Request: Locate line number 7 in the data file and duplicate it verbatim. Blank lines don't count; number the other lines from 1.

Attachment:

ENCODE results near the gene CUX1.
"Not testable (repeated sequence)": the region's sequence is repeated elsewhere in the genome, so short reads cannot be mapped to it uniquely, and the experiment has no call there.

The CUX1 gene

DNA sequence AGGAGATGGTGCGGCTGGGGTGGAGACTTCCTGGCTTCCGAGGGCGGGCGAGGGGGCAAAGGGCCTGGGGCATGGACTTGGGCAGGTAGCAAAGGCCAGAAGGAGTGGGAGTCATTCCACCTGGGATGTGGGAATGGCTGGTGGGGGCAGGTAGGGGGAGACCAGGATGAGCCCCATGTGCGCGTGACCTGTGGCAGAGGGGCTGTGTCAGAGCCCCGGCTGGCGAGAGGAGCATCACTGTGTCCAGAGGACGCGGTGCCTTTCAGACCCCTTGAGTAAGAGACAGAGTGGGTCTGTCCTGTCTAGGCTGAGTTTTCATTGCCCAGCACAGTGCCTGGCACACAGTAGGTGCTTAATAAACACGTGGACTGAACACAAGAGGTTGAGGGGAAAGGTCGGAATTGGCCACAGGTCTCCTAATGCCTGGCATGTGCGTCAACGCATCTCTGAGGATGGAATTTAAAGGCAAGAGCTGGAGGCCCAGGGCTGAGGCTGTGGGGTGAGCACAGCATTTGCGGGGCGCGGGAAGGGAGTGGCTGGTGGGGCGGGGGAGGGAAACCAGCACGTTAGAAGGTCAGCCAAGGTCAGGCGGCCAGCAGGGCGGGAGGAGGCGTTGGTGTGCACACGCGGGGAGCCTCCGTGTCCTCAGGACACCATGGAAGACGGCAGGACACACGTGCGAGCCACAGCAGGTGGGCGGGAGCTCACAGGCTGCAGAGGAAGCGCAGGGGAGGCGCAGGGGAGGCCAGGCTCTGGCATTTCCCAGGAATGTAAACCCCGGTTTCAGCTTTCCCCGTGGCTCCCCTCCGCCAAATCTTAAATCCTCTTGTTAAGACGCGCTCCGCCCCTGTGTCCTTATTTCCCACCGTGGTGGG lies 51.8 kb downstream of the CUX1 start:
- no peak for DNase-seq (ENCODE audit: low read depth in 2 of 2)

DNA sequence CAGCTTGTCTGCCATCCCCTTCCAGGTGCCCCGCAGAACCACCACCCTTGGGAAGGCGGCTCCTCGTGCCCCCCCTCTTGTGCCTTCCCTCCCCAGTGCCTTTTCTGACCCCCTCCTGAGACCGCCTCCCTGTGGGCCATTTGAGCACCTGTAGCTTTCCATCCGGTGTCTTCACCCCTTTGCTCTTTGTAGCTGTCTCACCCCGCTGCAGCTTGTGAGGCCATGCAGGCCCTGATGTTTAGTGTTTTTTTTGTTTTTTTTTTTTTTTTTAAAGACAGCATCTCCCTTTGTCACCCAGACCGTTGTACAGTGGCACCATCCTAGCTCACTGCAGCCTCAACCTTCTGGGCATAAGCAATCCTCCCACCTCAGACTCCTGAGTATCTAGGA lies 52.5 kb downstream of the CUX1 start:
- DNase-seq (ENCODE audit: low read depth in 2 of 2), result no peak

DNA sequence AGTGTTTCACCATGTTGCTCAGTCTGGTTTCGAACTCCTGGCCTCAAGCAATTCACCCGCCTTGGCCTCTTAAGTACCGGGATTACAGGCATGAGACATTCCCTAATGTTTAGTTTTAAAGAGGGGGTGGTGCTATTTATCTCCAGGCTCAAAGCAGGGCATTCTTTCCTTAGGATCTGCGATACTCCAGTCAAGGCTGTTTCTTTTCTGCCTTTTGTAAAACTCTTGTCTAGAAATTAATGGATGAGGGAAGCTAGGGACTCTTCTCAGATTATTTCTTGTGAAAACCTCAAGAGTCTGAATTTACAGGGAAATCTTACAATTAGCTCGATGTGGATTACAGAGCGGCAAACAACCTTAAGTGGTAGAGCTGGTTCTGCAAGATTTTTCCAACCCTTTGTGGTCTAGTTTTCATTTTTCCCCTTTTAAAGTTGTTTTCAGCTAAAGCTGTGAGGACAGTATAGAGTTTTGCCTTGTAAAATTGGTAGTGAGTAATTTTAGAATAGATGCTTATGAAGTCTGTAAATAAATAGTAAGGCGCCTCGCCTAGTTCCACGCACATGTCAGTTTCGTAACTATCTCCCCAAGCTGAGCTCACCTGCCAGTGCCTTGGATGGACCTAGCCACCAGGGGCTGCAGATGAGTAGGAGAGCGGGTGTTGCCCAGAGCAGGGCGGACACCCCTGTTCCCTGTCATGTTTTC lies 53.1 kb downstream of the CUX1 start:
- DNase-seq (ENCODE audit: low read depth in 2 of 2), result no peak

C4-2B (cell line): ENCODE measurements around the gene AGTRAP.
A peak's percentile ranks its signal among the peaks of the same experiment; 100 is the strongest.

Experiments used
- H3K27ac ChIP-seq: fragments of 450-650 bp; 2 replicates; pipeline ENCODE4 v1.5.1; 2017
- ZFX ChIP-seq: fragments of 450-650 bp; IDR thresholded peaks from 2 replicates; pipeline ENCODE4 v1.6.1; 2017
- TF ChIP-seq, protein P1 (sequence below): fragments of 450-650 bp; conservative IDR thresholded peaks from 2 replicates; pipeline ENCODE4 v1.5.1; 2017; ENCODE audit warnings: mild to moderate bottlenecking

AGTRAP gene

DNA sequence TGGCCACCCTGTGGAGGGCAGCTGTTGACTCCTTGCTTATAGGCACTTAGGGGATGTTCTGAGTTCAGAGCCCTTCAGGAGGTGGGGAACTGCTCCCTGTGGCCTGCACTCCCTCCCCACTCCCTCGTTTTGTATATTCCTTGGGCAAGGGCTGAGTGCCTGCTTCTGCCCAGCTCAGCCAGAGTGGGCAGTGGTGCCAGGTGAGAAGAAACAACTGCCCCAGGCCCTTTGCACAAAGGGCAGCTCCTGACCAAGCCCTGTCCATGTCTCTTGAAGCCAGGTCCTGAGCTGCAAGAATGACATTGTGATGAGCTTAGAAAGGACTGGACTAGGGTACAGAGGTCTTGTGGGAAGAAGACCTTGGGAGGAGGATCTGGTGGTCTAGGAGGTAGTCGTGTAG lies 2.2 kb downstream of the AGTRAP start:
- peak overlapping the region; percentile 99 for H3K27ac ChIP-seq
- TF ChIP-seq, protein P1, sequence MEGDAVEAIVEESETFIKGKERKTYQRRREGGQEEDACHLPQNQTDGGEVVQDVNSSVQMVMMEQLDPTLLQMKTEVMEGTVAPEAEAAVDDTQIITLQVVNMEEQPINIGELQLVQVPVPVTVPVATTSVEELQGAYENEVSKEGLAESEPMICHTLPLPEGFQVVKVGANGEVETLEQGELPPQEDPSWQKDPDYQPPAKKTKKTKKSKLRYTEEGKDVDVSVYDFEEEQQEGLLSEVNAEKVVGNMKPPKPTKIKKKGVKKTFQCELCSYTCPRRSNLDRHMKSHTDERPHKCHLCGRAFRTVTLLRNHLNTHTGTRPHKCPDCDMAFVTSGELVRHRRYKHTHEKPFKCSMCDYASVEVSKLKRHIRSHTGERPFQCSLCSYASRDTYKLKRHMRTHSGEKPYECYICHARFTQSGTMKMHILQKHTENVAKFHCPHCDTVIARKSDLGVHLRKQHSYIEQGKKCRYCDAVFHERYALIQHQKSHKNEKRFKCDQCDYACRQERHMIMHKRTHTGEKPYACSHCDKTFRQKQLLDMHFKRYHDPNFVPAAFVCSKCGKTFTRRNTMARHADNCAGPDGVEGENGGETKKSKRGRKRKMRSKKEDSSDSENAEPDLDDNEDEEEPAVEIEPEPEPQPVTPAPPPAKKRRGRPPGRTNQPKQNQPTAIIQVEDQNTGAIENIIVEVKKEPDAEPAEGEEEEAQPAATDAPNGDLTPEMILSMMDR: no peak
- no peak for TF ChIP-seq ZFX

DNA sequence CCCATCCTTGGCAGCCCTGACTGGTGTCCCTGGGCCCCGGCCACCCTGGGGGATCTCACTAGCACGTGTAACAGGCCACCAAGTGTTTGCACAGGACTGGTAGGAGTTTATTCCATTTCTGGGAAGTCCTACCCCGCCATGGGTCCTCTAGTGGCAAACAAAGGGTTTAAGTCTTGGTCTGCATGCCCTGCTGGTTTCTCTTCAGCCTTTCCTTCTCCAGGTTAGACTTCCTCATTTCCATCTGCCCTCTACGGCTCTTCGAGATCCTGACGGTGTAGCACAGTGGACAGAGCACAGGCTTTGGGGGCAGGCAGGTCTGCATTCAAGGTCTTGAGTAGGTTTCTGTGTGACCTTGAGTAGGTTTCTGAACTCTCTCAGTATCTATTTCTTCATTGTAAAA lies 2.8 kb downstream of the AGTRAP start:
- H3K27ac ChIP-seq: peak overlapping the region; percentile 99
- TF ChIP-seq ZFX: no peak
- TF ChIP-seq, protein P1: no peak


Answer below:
- DNase-seq (ENCODE audit: low read depth in 2 of 2), result no peak